Amanda Rich found the Harvard Extension School a perfect landing spot for her third degree.
Snap and snow peas are some of the delights of spring. But they disappear fast, so preserve some of your snap pea harvest by making these pickles.
- How to Grow Snap Peas
- Lemony Snap Peas with Avocado
Dilly Snap Peas
These easy, delicious Dilly Snap Peas will preserve your snap pea harvest and delight your taste buds all summer with their bright, fresh crunch!
- 2 pounds snap peas
- 1 pinch cayenne pepper (or dried chili peppers)
- 1 clove garlic (diced)
- 1 head fresh dill
- 2-1/2 cups purified water
- 2-1/2 cups white vinegar
- 1/4 cup sea salt
- Remove strings, if necessary, and pack snap peas as tightly as you can in hot, sterilized pint-size Mason jars, leaving 1/2-inch of headroom.
- To each jar add cayenne, garlic and dill.
- Boil water, vinegar and salt and then pour the mixture over the peas, leaving 1/4-inch headroom.
- Seal the jars and process for 15 minutes in a boiling water bath.
Nettles can be used as a nutrient-dense substitute in any dish calling for spinach or kale, but here’s a great way to enjoy them on their own.
Stinging Nettle Nutrition
Stinging nettle has a flavor similar to spinach, and is rich in vitamins A, C, D, K1, and many minerals including iron, potassium, manganese, calcium, magnesium, phosphorous, silica, iodine, silicon, sodium, and sulfur. Nettles also provide chlorophyll and tannin, and they’re a good source of B complex vitamins.
Stinging nettle has high levels of easily absorbed amino acids, and they’re ten percent protein—more than any other vegetable!
I like to pick nettles in large quantities so I can juice them, steam them, freeze them, or put them in soups and other dishes. I also dry them for tea, and tincture them in alcohol.
Handling Stinging Nettles
Always collect nettles using gloves, and wear a long-sleeved shirt. Also clean and chop nettles wearing gloves, too. Once you’ve cooked them a little (or even soaked them in hot water for a bit), the stingers are deactivated, and the plant becomes wonderfully edible.
Other Pesto Recipes You’ll Love
- Basil Walnut Pesto
- Sun Dried Tomato Pesto
- Vegan Pesto with Zucchini
- Pistachio Arugula Pesto
Stinging Nettle Pesto
This delightful, nutritious condiment makes the most out of the stingy weeds in your garden.
Five grants from the Harvard Campus Sustainability Innovation Fund were awarded for student research projects.
For your soil, there is no better ingredient than compost, whether you till it into your garden beds or use it as mulch around shrubs and trees, it is considered essential to organic and sustainable food production.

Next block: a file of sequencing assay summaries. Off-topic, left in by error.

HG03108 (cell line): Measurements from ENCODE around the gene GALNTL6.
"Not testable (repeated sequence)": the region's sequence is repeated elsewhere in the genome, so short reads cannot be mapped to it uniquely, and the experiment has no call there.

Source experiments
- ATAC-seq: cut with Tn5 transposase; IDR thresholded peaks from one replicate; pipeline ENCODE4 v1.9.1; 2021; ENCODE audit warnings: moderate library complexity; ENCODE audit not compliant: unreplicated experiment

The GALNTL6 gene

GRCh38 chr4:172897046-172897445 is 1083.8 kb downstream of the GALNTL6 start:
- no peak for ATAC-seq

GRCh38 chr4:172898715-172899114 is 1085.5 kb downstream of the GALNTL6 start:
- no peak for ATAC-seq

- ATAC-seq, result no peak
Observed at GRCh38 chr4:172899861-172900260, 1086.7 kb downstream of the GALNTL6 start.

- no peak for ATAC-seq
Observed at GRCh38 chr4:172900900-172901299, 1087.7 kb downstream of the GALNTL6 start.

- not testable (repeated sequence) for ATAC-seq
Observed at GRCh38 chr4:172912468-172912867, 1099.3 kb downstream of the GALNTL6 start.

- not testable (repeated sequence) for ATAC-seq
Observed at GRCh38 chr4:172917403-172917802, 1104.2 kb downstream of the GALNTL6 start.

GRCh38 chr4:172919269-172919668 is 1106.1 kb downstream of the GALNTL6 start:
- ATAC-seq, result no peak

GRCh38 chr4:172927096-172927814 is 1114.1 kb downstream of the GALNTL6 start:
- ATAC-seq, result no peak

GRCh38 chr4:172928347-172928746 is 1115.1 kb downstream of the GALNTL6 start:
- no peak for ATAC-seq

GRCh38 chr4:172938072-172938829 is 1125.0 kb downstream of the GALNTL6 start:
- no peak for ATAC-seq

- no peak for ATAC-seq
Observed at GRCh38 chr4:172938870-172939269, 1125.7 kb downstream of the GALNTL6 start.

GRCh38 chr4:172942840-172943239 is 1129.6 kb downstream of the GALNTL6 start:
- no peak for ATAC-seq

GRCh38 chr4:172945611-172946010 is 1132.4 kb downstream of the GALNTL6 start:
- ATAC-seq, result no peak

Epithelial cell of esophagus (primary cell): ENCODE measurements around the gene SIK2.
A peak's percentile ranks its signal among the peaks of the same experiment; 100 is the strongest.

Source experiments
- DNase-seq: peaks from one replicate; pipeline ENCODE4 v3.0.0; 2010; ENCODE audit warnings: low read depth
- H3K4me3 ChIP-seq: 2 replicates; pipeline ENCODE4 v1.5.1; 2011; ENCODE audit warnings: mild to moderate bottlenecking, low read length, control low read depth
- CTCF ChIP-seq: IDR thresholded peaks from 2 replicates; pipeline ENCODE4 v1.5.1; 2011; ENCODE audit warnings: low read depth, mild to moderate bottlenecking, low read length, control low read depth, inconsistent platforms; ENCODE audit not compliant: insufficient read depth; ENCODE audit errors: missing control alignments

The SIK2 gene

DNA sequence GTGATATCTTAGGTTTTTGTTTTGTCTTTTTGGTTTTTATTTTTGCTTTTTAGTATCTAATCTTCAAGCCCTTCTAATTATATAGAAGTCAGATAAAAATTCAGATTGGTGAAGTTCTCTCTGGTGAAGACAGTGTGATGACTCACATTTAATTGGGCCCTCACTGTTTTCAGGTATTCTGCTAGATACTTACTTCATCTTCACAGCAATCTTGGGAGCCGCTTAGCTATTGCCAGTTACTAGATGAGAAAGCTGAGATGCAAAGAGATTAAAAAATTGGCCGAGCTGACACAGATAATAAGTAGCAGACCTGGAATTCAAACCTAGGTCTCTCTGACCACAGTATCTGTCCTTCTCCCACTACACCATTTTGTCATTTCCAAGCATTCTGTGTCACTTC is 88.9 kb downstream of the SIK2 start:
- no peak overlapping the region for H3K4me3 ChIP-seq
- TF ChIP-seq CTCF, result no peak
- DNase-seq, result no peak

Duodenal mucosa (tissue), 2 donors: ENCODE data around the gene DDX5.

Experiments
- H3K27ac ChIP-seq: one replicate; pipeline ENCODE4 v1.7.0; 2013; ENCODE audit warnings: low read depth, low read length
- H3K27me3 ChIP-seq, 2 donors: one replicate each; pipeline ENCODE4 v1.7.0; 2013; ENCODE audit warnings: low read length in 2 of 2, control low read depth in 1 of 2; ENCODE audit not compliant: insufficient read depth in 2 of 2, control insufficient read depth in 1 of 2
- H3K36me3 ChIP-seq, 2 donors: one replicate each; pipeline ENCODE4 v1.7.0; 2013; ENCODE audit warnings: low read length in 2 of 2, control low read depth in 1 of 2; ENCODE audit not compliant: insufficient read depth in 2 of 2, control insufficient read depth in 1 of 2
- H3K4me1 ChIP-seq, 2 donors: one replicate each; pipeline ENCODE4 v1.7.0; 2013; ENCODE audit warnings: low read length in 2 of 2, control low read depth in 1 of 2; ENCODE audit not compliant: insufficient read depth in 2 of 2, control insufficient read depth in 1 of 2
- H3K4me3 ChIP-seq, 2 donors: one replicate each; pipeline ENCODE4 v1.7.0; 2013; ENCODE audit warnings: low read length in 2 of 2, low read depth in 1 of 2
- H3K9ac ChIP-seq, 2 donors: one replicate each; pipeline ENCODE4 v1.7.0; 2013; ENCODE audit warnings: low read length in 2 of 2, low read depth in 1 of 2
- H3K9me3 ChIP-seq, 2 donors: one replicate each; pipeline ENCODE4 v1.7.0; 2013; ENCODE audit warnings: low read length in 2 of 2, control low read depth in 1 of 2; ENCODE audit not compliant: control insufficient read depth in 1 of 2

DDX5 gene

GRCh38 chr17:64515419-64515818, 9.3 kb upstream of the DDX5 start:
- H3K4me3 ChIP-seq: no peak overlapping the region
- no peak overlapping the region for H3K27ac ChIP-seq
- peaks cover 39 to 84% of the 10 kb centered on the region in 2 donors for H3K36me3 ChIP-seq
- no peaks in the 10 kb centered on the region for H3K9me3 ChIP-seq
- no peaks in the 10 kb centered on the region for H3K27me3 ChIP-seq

Digital technology and big data will power the next big advance in the business of farming, the head of a “digital agriculture” firm told a Harvard audience.
Researchers have found that due to warming temperatures, phytoplankton can now grow under Arctic sea ice, dramatically changing the ecology.
Our good health is almost always in our own hands. Alzheimer’s disease takes 10-20 years to develop. This means that you need to start getting your diet and health right in your forties, at the latest, because dementia is largely preventable.
A new Harvard study argues that technological approaches to sustainability must be accompanied by efforts to reduce inequality.
If you’re looking for seeds for your vegetable garden that are not associated with GMOs, Bayer/Monsanto, or any of their subsidiaries, like Seminis, look no farther…Each of the following seed companies have taken the Safe Seed Pledge and tested their stock to be free of GMOs.
While there are dozens of great seed companies that have signed the Safe Seed Pledge, I particularly like the following ten companies because I have used their seeds, and they each have something extra special about their mission, their catalog, or their business practices that fosters greater sustainability for people and planet.
Each of these companies specialize in rare seed preservation, or they are employee-owned, or they focus on seeds that are adapted to a particular climate.
The larger companies on this list carry open-pollinated, heirloom and hybrid seed varieties, as well as onion and garlic sets, planting potatoes, berry plants, fruit trees, tools, and more.
Although you can’t reliably save hybrid seeds because of their genetics, hybrids are not GMOs, and can offer advantages like disease resistance, or special traits, colors or flavors (like seedless watermelons or “burpless” cucumbers) that you can’t find in open-pollinated and heirloom varieties.